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A COVID-19 Vaccine Is In The Works And Can Positively Impact Travel, Here's How
Earlier this month it was announced that there is a COVID-19 vaccine made by Pfizer and BioNTech in the works. The vaccine has a 90% success rate in preventing volunteers from getting infected.
Since the announcement, there has been an increase in searches for 2021 travel. This brings a sigh of relief since the travel industry has been struggling since March.
Although a vaccine seems like good news for the travel industry, does it mean that travel will go back to what it used to be before the pandemic?
According to Dr. Felicity Nicholson, lead doctor at Trailfinders Travel Clinic in the U.K., the vaccine will first be available to the vulnerable then health care workers, and lastly, the general population.
Nicholson tells CNN, “If they can find a way to transport it properly (it needs to be stored at minus 70 degrees Celcius (minus 94 F), it could be early next year before things start to get going. Countries whose economies are based on tourism will be desperate to get people back and moving, but most people (in the travel industry) aren’t hopeful that things will really pick up until the fall of 2021.”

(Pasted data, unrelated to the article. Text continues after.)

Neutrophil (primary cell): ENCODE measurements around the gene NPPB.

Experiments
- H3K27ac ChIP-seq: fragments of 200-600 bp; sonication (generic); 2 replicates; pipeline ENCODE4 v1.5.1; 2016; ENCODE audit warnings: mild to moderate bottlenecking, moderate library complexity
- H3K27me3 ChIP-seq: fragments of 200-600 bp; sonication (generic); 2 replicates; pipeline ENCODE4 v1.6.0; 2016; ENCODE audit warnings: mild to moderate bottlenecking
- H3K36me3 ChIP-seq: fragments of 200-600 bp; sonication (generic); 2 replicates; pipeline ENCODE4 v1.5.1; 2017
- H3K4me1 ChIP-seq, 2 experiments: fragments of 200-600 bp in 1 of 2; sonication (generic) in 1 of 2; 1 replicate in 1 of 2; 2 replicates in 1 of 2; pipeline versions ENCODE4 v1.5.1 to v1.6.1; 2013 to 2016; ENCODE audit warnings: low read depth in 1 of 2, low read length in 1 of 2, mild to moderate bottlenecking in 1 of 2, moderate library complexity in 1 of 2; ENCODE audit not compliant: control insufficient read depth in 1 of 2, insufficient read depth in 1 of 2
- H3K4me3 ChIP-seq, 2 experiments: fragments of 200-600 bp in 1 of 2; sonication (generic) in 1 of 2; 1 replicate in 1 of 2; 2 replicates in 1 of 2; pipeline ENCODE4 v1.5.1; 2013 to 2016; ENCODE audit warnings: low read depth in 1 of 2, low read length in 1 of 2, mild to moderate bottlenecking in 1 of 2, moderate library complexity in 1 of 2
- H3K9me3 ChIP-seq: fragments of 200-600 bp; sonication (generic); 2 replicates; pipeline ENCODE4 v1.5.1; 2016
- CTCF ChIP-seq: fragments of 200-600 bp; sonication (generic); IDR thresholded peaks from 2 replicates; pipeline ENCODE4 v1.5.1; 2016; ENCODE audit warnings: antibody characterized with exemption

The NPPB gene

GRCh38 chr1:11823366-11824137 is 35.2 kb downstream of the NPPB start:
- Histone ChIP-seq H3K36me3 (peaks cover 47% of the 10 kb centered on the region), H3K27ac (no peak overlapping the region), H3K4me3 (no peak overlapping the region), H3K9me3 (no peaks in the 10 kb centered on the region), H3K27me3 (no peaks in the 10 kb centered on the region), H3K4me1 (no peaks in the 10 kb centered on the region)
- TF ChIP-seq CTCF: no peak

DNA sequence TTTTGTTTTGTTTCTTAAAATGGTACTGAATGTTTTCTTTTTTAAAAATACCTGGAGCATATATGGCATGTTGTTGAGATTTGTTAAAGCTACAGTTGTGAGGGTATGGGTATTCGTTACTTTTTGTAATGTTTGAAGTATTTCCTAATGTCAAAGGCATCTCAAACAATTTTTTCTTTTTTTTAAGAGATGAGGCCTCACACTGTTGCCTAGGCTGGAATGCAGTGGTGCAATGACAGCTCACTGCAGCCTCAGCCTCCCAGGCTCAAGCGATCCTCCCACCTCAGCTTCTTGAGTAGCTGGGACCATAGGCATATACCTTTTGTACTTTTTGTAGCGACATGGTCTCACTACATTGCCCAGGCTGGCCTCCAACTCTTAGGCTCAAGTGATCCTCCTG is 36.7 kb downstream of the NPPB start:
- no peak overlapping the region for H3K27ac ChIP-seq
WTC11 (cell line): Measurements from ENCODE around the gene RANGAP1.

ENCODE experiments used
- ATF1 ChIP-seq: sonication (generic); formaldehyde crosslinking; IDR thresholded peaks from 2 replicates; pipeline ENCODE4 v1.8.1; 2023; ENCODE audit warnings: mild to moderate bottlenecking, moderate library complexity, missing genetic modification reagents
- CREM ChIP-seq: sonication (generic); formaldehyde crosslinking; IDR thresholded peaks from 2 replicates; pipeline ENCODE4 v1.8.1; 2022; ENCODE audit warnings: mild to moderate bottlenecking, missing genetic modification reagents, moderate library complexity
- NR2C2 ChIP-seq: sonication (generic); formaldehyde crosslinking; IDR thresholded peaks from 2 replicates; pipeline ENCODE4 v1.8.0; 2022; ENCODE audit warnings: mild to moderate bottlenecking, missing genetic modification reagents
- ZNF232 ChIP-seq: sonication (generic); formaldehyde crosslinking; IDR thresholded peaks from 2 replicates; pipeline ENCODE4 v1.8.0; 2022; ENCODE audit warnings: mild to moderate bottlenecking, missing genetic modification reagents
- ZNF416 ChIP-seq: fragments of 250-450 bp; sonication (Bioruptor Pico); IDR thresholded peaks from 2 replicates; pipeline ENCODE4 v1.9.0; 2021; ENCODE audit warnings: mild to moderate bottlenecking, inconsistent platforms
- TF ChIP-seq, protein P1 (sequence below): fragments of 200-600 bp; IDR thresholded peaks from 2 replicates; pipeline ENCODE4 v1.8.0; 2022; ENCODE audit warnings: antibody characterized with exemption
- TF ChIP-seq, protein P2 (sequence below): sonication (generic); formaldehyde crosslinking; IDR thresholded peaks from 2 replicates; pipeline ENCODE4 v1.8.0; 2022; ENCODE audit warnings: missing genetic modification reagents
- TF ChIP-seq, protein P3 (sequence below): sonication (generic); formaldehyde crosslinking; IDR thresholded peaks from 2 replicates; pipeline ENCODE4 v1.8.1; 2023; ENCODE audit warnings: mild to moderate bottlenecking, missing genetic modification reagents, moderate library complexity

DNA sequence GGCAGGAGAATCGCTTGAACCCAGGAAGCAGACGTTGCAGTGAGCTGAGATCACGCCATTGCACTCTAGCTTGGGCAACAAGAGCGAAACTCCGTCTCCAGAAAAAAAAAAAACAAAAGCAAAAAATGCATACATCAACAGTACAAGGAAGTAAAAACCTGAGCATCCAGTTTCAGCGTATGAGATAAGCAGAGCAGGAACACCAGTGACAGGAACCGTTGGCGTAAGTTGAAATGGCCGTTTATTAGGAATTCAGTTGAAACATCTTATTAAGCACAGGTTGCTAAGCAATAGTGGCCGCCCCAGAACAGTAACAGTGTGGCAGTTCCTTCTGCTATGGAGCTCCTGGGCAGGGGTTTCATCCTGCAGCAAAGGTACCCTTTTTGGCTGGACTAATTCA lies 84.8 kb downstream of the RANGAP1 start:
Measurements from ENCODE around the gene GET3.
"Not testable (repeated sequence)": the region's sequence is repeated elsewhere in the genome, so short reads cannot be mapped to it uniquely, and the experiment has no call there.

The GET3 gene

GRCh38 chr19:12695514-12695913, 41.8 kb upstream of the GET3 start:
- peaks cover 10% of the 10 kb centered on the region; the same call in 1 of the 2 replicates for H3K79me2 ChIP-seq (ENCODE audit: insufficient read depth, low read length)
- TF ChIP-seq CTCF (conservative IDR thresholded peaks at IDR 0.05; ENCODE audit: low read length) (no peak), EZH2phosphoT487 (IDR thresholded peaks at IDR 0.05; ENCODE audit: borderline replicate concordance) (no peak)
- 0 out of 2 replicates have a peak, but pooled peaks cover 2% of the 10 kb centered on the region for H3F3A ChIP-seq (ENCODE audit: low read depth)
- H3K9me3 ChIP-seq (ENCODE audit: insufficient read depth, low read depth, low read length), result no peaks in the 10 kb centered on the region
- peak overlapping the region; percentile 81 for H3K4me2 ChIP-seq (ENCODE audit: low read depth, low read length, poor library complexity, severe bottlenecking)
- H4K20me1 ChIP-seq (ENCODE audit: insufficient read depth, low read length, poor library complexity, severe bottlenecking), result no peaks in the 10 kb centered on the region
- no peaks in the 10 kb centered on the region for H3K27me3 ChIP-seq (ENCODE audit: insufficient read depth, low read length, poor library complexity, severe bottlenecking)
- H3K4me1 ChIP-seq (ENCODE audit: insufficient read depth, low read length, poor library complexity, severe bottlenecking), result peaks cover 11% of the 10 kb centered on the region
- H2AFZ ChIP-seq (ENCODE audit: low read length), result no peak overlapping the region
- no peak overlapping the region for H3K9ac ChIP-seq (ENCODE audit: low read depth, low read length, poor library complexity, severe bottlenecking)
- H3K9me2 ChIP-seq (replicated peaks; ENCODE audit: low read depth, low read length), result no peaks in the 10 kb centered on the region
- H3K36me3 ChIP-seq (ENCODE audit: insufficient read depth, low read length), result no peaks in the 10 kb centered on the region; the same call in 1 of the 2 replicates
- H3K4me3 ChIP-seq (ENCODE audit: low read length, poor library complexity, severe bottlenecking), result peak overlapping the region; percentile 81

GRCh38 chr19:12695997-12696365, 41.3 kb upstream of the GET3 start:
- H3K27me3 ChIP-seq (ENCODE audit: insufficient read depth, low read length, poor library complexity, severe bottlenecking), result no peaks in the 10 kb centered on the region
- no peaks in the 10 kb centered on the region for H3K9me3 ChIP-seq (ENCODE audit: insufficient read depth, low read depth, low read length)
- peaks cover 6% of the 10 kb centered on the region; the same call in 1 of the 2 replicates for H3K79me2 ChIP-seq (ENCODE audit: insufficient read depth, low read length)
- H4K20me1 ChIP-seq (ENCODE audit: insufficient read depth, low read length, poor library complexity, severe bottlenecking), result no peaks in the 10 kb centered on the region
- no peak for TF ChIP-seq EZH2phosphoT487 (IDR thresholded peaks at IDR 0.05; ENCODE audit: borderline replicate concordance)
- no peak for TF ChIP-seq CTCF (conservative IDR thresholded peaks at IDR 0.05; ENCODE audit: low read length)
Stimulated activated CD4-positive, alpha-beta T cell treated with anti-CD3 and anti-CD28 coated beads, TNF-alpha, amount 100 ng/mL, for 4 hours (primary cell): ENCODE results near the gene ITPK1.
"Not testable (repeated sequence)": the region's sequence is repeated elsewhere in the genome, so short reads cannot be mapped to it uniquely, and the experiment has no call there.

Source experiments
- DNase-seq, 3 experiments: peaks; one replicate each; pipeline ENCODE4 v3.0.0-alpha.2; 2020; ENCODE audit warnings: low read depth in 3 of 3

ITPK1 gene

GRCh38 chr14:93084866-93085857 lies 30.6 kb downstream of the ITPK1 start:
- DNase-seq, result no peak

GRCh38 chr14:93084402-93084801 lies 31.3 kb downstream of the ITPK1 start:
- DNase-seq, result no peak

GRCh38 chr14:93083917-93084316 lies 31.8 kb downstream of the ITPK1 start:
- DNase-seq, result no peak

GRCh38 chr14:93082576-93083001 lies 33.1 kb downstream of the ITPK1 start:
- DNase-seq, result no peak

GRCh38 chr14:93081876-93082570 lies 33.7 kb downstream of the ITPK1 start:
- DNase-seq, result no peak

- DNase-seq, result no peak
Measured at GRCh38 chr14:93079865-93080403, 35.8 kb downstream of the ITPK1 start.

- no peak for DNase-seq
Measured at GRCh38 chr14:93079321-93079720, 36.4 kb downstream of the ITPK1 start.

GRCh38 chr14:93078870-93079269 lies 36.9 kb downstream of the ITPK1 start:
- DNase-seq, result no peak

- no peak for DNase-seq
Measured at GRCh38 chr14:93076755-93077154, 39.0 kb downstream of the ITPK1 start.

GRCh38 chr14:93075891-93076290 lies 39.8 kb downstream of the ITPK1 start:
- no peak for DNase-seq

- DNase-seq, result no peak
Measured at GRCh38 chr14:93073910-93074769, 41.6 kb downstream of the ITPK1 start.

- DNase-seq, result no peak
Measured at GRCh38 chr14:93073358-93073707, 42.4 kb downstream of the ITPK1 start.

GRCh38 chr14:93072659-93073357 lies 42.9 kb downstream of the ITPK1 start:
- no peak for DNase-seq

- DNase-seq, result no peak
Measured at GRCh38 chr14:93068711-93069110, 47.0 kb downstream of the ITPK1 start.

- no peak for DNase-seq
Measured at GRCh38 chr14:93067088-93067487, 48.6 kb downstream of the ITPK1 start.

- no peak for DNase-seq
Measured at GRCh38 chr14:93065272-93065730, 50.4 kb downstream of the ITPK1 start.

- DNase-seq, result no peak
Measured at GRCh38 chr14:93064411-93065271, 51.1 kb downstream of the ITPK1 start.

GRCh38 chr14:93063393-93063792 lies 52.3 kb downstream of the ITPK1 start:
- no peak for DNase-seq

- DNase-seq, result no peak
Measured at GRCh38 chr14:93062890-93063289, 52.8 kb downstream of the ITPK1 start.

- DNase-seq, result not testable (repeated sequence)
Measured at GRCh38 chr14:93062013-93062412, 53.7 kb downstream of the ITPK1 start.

Once a vaccination is out, showing proof of vaccination may become mandatory in certain destinations.
Tom Marchant, co-founder of Black Tomato, a luxury tour operator says that travelers will focus on fewer destinations rather than venturing to many. “Instead of hopping around, I think people will just go to a couple of places and really immerse themselves, and I think that’s really positive. There’ll be a shift in how people enjoy places — it won’t be just box-ticking anymore.”
Travel experts also say that post-vaccine travel will be a lot different because many airlines will implement a touchless experience and social distancing will be here to stay.
One thing is for sure, travelers are now fully aware of the impact the COVID-19 pandemic has had and are more willing to take the required precautions to avoid getting infected and infecting others.
Nicholson shares, “People are much more aware of infectious diseases now. Before, they might have gone abroad without consulting anyone. (If the vaccine is mandatory) they’ll have to come in for a consultation and we can talk to them about other risks in that destination.”